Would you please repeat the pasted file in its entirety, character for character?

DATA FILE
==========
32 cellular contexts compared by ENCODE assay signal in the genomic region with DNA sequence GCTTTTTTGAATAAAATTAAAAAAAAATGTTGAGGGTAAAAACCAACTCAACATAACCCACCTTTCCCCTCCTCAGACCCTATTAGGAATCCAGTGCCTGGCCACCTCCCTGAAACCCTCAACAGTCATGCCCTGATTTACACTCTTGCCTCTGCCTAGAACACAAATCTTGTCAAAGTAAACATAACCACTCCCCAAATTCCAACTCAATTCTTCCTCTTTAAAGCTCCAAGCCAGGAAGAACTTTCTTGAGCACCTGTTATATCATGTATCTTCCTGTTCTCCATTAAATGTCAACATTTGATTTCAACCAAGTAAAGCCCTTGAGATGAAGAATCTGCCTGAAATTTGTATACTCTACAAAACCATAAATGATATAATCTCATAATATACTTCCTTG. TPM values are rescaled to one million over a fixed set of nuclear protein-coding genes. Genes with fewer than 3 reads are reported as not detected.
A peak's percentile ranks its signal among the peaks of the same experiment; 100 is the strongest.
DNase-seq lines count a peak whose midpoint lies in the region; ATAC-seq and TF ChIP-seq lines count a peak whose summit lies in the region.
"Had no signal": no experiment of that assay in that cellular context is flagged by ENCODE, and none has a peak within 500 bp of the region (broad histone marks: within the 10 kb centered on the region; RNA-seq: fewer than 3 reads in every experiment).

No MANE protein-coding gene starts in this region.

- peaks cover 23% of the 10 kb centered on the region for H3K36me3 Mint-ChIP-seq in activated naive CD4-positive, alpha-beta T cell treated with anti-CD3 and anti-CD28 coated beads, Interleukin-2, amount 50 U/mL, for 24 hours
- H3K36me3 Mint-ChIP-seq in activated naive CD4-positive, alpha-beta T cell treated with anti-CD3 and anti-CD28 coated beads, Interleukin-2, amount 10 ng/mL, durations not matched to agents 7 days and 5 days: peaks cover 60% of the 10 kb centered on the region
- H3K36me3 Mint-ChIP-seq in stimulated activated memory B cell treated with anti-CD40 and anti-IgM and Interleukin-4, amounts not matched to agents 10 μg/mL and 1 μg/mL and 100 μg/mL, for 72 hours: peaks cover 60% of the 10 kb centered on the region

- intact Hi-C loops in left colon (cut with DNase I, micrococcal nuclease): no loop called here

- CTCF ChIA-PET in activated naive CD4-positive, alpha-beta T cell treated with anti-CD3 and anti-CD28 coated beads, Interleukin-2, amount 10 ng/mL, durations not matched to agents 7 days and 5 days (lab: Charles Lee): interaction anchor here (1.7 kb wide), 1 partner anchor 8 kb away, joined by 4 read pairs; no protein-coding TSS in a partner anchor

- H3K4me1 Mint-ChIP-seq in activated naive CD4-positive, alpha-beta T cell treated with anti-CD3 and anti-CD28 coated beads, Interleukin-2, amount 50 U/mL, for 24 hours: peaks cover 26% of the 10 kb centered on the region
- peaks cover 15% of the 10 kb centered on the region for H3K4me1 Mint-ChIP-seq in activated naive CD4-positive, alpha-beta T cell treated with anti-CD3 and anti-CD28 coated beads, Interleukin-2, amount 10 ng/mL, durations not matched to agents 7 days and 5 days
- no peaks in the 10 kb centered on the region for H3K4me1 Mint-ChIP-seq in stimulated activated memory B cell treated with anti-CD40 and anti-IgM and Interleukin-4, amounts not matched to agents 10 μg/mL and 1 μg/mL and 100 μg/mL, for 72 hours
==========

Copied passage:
32 cellular contexts compared by ENCODE assay signal in the genomic region with DNA sequence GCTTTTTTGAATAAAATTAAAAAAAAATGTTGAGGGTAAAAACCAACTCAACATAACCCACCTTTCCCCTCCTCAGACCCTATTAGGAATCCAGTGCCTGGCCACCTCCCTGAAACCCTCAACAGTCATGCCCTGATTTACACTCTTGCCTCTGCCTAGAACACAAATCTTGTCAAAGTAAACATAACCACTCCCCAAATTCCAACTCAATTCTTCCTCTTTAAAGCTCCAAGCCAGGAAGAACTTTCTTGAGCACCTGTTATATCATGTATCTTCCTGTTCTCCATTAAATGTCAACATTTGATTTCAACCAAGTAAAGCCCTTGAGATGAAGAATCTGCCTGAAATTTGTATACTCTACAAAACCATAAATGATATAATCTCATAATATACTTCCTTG. TPM values are rescaled to one million over a fixed set of nuclear protein-coding genes. Genes with fewer than 3 reads are reported as not detected.
A peak's percentile ranks its signal among the peaks of the same experiment; 100 is the strongest.
DNase-seq lines count a peak whose midpoint lies in the region; ATAC-seq and TF ChIP-seq lines count a peak whose summit lies in the region.
"Had no signal": no experiment of that assay in that cellular context is flagged by ENCODE, and none has a peak within 500 bp of the region (broad histone marks: within the 10 kb centered on the region; RNA-seq: fewer than 3 reads in every experiment).

No MANE protein-coding gene starts in this region.

- peaks cover 23% of the 10 kb centered on the region for H3K36me3 Mint-ChIP-seq in activated naive CD4-positive, alpha-beta T cell treated with anti-CD3 and anti-CD28 coated beads, Interleukin-2, amount 50 U/mL, for 24 hours
- H3K36me3 Mint-ChIP-seq in activated naive CD4-positive, alpha-beta T cell treated with anti-CD3 and anti-CD28 coated beads, Interleukin-2, amount 10 ng/mL, durations not matched to agents 7 days and 5 days: peaks cover 60% of the 10 kb centered on the region
- H3K36me3 Mint-ChIP-seq in stimulated activated memory B cell treated with anti-CD40 and anti-IgM and Interleukin-4, amounts not matched to agents 10 μg/mL and 1 μg/mL and 100 μg/mL, for 72 hours: peaks cover 60% of the 10 kb centered on the region

- intact Hi-C loops in left colon (cut with DNase I, micrococcal nuclease): no loop called here

- CTCF ChIA-PET in activated naive CD4-positive, alpha-beta T cell treated with anti-CD3 and anti-CD28 coated beads, Interleukin-2, amount 10 ng/mL, durations not matched to agents 7 days and 5 days (lab: Charles Lee): interaction anchor here (1.7 kb wide), 1 partner anchor 8 kb away, joined by 4 read pairs; no protein-coding TSS in a partner anchor

- H3K4me1 Mint-ChIP-seq in activated naive CD4-positive, alpha-beta T cell treated with anti-CD3 and anti-CD28 coated beads, Interleukin-2, amount 50 U/mL, for 24 hours: peaks cover 26% of the 10 kb centered on the region
- peaks cover 15% of the 10 kb centered on the region for H3K4me1 Mint-ChIP-seq in activated naive CD4-positive, alpha-beta T cell treated with anti-CD3 and anti-CD28 coated beads, Interleukin-2, amount 10 ng/mL, durations not matched to agents 7 days and 5 days
- no peaks in the 10 kb centered on the region for H3K4me1 Mint-ChIP-seq in stimulated activated memory B cell treated with anti-CD40 and anti-IgM and Interleukin-4, amounts not matched to agents 10 μg/mL and 1 μg/mL and 100 μg/mL, for 72 hours